Three campus police cars, including a canine unit, sat outside Rackham Auditorium yesterday afternoon.
About 15 additional Department of Public Safety officers were scattered throughout the auditorium while a gray-haired man with a slight Southern drawl gave a lecture.
The man was Morris Dees, founder and chief trial counsel of the Southern Poverty Law Center, a nonprofit organization founded as a civil rights law firm in 1971 in Montgomery, Ala.
The center’s Intelligence Project monitors the activities of more than 850 organizations it identifies as hate groups.
Dees also had at least two private security guards guarding him during his speech, called “The Current Status of Hate Groups in the United States.”
About 150 people were in the audience.
He has received death threats from several groups opposed to the center’s watchlist. Organizers of yesterday’s event said there were no specific threats made against his appearance at Rackham.
In his response to a question from an audience member, Dees said that hate groups in Michigan are similar to those in other states.
The Center’s website lists 25 hate groups in Michigan, fewer than the 34 in Ohio and the 27 in Pennsylvania, two nearby states with similar populations.
In his speech, Dees said “the most pressing and significant human rights issue” is the situation of immigrants to the United States.
Many hate groups claim that immigrants illegally trespass into the United States and take jobs that belong to citizens, Dees said.
“Trespass is almost a nothing fine,” Dees said. “All you do is send them back across the border.”
Dees said politicians are not doing much to counter anti-immigrant hate groups.
Although he is a lawyer, Dees said the legality of the issue of illegal immigrants doesn’t concern him. He said he is concerned, however, with the discrimination they face once inside the country. Dees said many companies lure immigrants into the country with job offers and then place them into working conditions similar to “slave labor.”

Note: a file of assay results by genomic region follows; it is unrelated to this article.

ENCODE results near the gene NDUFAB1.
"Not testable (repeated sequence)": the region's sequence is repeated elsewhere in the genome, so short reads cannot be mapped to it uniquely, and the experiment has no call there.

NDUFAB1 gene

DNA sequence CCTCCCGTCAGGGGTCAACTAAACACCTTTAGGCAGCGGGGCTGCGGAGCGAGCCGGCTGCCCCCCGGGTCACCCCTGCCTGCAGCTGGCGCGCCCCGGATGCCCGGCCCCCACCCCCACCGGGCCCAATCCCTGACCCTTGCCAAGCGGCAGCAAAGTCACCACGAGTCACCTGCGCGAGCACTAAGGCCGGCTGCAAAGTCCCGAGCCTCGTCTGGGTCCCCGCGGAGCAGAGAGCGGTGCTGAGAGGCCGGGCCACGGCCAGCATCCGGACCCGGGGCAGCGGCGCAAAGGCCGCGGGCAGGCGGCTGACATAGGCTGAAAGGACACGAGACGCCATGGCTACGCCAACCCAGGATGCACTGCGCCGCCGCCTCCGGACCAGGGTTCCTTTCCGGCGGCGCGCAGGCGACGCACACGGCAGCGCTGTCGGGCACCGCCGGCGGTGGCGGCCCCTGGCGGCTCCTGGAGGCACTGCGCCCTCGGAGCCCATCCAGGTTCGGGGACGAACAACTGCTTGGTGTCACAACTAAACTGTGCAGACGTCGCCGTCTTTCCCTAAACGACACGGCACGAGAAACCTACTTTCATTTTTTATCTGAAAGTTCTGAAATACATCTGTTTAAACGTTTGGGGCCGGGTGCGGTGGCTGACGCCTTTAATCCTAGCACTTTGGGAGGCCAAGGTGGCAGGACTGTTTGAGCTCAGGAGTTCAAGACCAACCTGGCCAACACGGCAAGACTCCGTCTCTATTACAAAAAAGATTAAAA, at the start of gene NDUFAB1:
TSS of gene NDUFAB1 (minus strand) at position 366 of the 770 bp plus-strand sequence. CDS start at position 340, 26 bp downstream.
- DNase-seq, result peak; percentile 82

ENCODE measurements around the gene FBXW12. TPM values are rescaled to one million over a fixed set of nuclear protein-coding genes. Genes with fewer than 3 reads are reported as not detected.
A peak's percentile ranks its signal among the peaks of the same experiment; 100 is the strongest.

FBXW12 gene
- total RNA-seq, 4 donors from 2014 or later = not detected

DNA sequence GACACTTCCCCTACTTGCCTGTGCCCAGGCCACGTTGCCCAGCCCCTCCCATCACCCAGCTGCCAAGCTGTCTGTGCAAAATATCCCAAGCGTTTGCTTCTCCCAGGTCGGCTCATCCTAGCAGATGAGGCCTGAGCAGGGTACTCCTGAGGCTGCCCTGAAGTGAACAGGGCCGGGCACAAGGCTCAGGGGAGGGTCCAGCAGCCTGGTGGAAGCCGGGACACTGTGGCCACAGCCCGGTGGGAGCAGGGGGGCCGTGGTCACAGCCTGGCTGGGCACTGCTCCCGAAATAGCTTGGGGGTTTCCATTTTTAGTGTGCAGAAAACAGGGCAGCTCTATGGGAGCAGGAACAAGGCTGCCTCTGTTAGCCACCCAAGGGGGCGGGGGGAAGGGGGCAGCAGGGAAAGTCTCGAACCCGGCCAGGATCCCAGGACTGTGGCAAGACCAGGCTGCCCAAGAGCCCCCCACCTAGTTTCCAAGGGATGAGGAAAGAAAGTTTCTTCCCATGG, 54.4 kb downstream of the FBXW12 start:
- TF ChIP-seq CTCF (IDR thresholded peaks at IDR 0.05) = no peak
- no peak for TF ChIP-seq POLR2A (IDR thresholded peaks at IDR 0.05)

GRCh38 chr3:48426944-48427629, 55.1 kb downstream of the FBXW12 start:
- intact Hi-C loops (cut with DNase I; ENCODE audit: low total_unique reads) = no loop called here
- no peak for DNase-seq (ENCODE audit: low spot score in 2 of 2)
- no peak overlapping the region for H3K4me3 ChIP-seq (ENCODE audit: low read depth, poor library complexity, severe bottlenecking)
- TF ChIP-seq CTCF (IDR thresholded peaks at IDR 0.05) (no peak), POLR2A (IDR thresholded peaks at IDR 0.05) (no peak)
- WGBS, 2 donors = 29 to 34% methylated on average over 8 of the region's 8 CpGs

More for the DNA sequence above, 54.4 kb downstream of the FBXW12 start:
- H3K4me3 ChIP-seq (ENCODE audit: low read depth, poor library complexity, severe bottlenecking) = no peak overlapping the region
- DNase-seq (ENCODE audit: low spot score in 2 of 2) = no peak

Dees also said that many companies depend on immigrant workers. For example, Latino workers rebuilt 98 percent of the roofs in New Orleans damaged by Hurricane Katrina, he said.
“The bed I slept in last night would not have been made this morning if an undocumented worker had not been here,” he said.
LSA junior Clark Ruper, co-chair of the University’s chapter of the Young Americans for Freedom, said the lecture was too vague for his taste. Ruper said that he expected to hear “solid, concrete specifics.”
“It was the same lines over and over again,” Ruper said.
Andrew Bronstein, an LSA junior who attended the lecture at the suggestion of his grandparents, said the lecture made him wonder what University students can do to prevent hate and build community tolerance.
There has been a recent rise in the number of hate groups in the United States, Dees said during a panel discussion before the lecture. The number of groups monitored by the Southern Poverty Law Center has increased by 35 percent in the last five years, he said.
Dees said the rise of the Internet has led to a corresponding increase in the accessibility of hate groups. The Southern Poverty now tracks more than 600 hate group websites, he said. Before the Internet, Dees said, hate groups were harder to track and had a much harder time recruiting.
“Hate groups don’t go down to the Chamber of Commerce and register,” he said.
Yesterday’s speech was the first in a new lecture series sponsored by the University’s office of Multi-ethnic Student Affairs called “Diverse Democracy.”
-Alese Bagdol and Amanda Markowitz